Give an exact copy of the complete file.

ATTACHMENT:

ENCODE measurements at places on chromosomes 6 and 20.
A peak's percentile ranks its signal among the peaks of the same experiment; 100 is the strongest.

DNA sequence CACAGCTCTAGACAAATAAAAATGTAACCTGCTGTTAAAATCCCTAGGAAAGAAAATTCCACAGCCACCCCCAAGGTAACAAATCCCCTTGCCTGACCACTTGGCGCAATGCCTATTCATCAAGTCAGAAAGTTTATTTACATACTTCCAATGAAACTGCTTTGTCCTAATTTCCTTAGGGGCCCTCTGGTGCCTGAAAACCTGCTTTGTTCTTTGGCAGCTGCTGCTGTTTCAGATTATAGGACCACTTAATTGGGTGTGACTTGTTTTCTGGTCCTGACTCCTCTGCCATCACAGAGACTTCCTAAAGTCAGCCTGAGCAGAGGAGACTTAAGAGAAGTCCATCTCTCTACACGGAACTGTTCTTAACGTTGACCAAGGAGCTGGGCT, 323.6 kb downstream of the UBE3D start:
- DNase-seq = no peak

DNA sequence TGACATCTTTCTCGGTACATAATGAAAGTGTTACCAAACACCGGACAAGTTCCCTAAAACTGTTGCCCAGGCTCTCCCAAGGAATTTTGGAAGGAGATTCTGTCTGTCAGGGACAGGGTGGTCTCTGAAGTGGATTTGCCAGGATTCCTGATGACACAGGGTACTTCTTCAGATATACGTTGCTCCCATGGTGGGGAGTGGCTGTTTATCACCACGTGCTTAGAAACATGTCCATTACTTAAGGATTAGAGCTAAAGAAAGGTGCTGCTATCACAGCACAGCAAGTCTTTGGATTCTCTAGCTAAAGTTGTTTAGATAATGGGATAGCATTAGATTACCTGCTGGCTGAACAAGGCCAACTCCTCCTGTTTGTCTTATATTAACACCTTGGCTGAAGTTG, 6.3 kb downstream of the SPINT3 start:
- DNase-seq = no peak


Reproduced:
ENCODE measurements at places on chromosomes 6 and 20.
A peak's percentile ranks its signal among the peaks of the same experiment; 100 is the strongest.

DNA sequence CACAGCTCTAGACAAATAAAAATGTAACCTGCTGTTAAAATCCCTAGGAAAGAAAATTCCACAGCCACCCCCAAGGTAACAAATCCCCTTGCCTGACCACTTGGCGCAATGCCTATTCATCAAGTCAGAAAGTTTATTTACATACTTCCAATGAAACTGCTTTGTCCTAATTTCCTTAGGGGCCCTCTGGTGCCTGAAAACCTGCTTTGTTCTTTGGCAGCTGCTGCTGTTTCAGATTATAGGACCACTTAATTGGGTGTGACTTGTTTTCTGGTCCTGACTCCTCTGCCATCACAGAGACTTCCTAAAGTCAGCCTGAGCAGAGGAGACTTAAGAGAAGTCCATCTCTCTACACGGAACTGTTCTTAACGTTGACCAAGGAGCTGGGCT, 323.6 kb downstream of the UBE3D start:
- DNase-seq = no peak

DNA sequence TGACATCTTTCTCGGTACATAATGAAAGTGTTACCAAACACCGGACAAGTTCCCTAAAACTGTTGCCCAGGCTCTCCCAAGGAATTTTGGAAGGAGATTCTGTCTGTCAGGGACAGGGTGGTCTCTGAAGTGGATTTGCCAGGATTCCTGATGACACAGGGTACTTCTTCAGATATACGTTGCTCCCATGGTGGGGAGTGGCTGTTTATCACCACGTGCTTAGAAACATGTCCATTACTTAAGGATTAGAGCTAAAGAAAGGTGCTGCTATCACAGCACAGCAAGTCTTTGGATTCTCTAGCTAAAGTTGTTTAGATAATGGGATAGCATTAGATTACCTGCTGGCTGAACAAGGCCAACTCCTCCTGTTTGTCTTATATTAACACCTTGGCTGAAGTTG, 6.3 kb downstream of the SPINT3 start:
- DNase-seq = no peak